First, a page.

The Daily Dividend

News, notes and insights from around the industry

FEBRUARY 22, 2019
A Quarter for Your Thoughts
By Hilary Collins, Specialist, Publications and Research, Financial Managers Society

A Quarter for Your ThoughtsIt may be a winter of massive storms and polar vortexes, but things are looking mostly sunny for the nation’s federally insured banks. As reported in the FDIC’s Quarterly Banking Profile for the fourth quarter, net income and deposits were up while problem banks and charge-offs were down as we wrapped up 2018. Here are some of the major takeaways from the report:

Net income rose $33.8 billion from the fourth quarter of 2017, a year-over-year jump of 133% (when, adjusted for changes to the effective tax rate, would be more in the neighborhood of a less eye-popping but still impressive gain of 18.5%). Full-year net income for 2018 grew to $236.7 billion (up 7%), driven by growth in net operating revenue and lower income tax expenses. 

Net interest income was also up, with growth in interest-bearing assets and wider net interest margins boosting this number by $140.2 billion (8.1%) from the fourth quarter of 2017, as 82.6% of banks reported year-over-year increases.

Total deposits increased by $292.6 billion (2.2%) from the third quarter of 2018, the largest quarterly dollar increase since the fourth quarter of 2012.

The number of banks in the doghouse is down, with the “Problem Bank List” shedding 11 institutions for the period. There were no bank failures in the fourth quarter, and loan-loss reserves and equity capital rose from the third quarter of 2018.

Net charge-offs were down 4.6% from the fourth quarter of 2017, declining by $605.9 million – the first time in three years for a year-over-year drop. Noncurrent loans have dropped below 1% for the first time since 2007.

Community banks also performed well for the quarter, posting a gain in net income of $6.8 billion – a growth of 65.1% (11.2% when adjusted for tax changes). Small loans to businesses were on the rise as well, growing 3.1% over the same period in 2017, while net interest margin climbed to 3.78%. However, noninterest expenses continued to rise, driven largely by salary expenses.

FEBRUARY 21, 2019
Boston Financial
By Mark Loehrke, Editor, Financial Managers Society


CECL implementation.

Profitability analysis.

How many of these topics is your bank or credit union grappling with on a regular basis? In most cases, the answer is probably all of the above – which is why you need to be in Boston this June for the 2019 FMS Forum

Our recently released schedule of topics and speakers for this highly anticipated event includes some of the brightest minds in the industry covering a wide array of the biggest issues facing financial institutions today – including those you see here. So whether you choose to build your Forum around one specific educational track – be it finance, accounting, risk management/internal audit, strategic issues or profitability – or mix and match from among the various sessions, you’re sure to come away with some great ideas to take back to your institution.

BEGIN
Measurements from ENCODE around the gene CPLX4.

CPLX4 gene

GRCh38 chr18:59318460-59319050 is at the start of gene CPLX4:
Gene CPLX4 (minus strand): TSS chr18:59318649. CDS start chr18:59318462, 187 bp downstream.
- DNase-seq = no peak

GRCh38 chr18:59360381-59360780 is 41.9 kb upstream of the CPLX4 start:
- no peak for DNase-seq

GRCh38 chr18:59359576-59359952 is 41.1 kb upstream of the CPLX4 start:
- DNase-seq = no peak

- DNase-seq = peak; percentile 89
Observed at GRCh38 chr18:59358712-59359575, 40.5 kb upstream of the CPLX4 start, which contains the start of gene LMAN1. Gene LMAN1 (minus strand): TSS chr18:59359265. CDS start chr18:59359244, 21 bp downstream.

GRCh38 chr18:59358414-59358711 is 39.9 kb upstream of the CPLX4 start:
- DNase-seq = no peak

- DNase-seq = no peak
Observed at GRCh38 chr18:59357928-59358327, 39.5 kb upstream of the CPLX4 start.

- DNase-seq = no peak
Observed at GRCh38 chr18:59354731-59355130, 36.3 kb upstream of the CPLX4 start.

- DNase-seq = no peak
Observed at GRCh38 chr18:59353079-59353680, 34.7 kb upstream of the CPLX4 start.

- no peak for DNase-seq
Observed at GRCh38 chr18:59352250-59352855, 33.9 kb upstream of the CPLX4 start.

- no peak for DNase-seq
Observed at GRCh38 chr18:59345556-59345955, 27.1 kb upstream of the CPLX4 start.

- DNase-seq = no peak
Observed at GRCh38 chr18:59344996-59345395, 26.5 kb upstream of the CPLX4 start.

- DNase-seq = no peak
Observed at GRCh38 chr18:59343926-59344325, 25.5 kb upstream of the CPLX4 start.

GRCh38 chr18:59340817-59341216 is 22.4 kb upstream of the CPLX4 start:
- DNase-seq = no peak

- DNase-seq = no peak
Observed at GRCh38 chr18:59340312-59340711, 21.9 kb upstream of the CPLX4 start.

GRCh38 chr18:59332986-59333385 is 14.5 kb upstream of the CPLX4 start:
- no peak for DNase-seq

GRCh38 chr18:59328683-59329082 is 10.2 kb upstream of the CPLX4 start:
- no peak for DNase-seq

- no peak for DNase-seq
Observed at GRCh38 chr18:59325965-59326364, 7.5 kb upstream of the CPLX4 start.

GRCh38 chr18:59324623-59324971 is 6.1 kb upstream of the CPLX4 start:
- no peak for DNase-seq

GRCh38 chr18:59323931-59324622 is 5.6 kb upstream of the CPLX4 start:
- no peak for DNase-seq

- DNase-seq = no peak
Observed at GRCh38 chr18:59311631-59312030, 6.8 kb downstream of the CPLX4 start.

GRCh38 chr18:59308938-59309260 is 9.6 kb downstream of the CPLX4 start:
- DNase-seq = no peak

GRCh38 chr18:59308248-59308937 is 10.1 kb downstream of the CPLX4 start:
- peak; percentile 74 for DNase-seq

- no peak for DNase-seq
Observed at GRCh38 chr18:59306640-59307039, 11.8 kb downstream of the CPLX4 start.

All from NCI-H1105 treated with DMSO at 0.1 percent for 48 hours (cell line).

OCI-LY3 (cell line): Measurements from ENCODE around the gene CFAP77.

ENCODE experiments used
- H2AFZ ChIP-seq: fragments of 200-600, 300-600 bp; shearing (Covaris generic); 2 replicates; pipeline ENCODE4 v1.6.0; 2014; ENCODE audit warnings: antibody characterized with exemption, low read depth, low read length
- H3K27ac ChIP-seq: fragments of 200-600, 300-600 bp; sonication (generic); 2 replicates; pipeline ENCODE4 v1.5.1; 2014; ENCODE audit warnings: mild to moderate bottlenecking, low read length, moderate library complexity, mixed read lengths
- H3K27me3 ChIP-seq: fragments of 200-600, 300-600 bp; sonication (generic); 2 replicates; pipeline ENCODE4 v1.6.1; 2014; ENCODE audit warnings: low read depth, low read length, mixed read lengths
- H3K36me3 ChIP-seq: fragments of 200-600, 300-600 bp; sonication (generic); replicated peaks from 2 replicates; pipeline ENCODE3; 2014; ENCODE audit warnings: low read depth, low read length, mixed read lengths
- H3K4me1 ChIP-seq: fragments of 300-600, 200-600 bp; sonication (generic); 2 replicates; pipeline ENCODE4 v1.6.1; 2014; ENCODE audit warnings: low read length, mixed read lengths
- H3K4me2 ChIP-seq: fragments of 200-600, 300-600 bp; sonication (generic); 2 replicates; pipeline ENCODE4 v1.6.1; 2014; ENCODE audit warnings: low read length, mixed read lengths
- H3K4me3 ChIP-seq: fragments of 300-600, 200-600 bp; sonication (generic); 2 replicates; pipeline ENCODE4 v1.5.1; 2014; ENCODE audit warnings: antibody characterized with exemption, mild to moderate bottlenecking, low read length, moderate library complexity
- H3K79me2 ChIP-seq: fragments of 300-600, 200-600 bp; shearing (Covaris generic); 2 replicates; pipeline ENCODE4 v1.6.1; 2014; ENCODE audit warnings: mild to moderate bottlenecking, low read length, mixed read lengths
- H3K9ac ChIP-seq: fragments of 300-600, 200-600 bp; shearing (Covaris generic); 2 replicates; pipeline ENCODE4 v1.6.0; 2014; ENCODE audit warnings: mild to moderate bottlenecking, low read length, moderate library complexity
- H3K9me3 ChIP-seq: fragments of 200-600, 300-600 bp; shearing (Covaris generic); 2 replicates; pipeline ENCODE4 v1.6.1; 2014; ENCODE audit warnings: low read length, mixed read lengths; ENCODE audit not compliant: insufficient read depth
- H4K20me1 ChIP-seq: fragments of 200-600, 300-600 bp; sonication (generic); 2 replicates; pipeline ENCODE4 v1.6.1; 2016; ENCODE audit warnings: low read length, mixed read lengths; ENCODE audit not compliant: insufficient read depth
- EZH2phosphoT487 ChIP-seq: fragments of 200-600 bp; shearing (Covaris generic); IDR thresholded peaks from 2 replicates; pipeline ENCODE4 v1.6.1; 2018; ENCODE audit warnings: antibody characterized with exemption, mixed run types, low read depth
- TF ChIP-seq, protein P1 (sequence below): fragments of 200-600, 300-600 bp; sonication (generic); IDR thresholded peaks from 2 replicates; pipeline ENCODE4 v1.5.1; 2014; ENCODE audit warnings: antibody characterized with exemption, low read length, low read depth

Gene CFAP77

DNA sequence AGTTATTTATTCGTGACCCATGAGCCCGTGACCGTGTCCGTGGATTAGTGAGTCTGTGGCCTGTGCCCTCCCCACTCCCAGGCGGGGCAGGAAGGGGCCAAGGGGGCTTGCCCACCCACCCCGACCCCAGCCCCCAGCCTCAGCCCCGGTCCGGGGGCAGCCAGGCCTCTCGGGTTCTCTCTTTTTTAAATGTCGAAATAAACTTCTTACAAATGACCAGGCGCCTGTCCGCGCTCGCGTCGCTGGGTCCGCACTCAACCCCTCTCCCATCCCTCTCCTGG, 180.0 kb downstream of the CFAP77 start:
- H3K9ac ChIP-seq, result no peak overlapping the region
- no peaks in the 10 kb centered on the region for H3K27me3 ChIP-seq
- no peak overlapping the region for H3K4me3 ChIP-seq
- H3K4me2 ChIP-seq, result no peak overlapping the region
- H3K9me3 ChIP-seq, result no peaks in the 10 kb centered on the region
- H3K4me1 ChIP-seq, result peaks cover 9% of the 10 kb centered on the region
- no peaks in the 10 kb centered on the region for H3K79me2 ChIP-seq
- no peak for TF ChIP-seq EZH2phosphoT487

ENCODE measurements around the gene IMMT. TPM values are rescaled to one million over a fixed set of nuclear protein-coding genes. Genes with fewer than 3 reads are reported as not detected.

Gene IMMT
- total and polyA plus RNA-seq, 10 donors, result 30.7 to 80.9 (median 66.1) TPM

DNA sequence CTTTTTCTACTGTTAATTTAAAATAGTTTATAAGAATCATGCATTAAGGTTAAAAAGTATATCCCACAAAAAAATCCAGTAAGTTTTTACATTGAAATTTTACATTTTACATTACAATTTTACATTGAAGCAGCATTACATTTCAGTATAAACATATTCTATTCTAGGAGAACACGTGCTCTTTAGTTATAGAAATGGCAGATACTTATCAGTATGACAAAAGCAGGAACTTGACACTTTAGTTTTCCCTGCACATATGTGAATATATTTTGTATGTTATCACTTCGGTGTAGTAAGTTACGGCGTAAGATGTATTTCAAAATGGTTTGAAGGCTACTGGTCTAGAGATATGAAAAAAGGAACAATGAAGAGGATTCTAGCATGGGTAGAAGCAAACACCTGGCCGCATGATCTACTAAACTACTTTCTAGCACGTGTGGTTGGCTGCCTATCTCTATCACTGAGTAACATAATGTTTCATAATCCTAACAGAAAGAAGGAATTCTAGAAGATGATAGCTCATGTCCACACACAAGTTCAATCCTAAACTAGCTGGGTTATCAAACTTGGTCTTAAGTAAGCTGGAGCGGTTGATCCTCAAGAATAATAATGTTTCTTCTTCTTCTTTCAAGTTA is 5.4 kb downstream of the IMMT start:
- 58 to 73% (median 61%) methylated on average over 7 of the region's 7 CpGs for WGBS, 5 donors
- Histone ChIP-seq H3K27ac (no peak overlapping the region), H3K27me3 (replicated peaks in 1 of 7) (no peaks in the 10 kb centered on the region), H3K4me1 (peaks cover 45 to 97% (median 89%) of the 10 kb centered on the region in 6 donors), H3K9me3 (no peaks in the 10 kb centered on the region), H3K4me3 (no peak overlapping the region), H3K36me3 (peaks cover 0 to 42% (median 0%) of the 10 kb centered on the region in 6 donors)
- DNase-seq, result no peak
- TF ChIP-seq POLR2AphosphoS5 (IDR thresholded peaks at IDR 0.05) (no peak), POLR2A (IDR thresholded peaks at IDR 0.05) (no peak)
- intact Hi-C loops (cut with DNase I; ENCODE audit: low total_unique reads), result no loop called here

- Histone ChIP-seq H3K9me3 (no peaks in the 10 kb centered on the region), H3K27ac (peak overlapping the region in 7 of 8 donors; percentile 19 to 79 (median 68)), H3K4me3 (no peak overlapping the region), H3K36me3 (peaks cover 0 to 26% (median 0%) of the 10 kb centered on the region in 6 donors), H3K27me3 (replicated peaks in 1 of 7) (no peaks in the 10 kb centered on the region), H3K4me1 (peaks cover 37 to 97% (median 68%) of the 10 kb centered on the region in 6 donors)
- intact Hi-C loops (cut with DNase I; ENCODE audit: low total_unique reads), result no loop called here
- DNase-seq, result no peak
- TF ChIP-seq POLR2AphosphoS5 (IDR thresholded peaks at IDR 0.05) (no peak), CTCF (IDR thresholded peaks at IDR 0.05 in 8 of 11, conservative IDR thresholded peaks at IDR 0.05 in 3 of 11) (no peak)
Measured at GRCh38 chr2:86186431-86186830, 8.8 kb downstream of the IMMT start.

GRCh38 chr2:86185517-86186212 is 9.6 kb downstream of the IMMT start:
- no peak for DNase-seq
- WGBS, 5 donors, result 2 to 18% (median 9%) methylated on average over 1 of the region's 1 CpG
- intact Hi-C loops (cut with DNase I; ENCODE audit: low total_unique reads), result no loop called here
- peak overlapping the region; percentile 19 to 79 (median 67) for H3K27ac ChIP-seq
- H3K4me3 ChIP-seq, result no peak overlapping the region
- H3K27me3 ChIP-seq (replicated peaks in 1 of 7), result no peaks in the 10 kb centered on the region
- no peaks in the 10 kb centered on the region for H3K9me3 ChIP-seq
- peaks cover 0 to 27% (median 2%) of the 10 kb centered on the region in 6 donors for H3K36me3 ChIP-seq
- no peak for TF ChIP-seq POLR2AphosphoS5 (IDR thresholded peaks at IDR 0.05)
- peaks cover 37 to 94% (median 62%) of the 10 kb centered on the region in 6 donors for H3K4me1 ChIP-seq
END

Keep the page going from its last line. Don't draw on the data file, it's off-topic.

Don’t miss out – reserve your spot today!

FEBRUARY 20, 2019
Master the Disaster
By Hilary Collins, Specialist, Publications and Research, Financial Managers Society

Master the DisasterThe past two years have brought record-smashing hurricanes and wildfires to the U.S., and mounting natural-hazard losses can end up testing the CFO of any business impacted by these types of events. For executives at financial institutions, managing the ways in which disasters can impact daily operations – from company reputation to potential growth opportunities to shareholder confidence – is part of the job description. Kevin Ingram offers advice on how senior financial executives can weather the storm.

Prepare for interrogation
When business takes a hit from a natural disaster, it’s the CFO – not Mother Nature – who ends up having to answer for the damage. But for many organizations, the resources allocated for disaster preparedness and risk management will prove insufficient when a storm actually strikes. The unpredictable nature of natural disasters may put CFOs in the hot seat to explain why such losses weren’t preventable.

Prepare for the unpredictable
Knowing that he or she will be the one left to provide an explanation when a storm impacts earnings, the CFO should invest in protection against the potential damages from hurricanes, wind storms or floods. For example, research suggests that every dollar spent on hurricane protection prevents $105 in business disruption and property loss. Now that’s a bang for your buck.

Prepare through a valuation perspective
CFOs should reevaluate operations and risk through a valuation-based model, which offers a clearer picture of the total financial impact of a natural disaster, minus any insurance recoveries. Since CFOs are in a better place than risk managers to analyze gaps in a resilience strategy, they should take the lead in protecting the institution’s profitability.

FEBRUARY 19, 2019
FMS Webinar: Balance Sheet Strategy
By Mark Loehrke, Editor, Financial Managers Society

FMS Webinar: Strategic Implications of CECLFor years, institutions have been positioning their balance sheets to be ready for the seemingly inevitable rise in interest rates from their historic lows. But even as the Federal Reserve eventually started to slowly raise rates and it looked as though the long-anticipated steady climb was all but certain, there are subtle signs beginning to emerge that the Fed may now in fact hit the brakes on that strategy, or perhaps even head in the opposite direction. So what do those plans look like now?